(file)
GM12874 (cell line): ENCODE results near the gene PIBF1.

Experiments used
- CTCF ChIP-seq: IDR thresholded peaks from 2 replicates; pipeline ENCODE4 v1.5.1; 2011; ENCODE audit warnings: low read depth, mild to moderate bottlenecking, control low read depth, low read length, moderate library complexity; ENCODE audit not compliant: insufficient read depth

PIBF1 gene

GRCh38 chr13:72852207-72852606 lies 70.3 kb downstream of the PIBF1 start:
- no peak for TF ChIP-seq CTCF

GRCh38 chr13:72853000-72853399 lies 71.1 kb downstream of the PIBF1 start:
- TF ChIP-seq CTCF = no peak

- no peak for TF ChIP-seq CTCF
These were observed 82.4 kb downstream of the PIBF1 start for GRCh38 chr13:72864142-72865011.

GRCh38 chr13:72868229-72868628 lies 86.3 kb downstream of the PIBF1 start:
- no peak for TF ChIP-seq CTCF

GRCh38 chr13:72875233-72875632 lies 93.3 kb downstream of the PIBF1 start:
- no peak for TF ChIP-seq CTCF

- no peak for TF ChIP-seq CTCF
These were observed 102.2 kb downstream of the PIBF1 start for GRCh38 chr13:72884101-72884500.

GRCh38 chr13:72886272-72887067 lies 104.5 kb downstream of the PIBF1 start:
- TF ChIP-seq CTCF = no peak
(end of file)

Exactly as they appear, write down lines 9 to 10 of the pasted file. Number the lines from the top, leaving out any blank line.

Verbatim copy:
- no peak for TF ChIP-seq CTCF
These were observed 82.4 kb downstream of the PIBF1 start for GRCh38 chr13:72864142-72865011.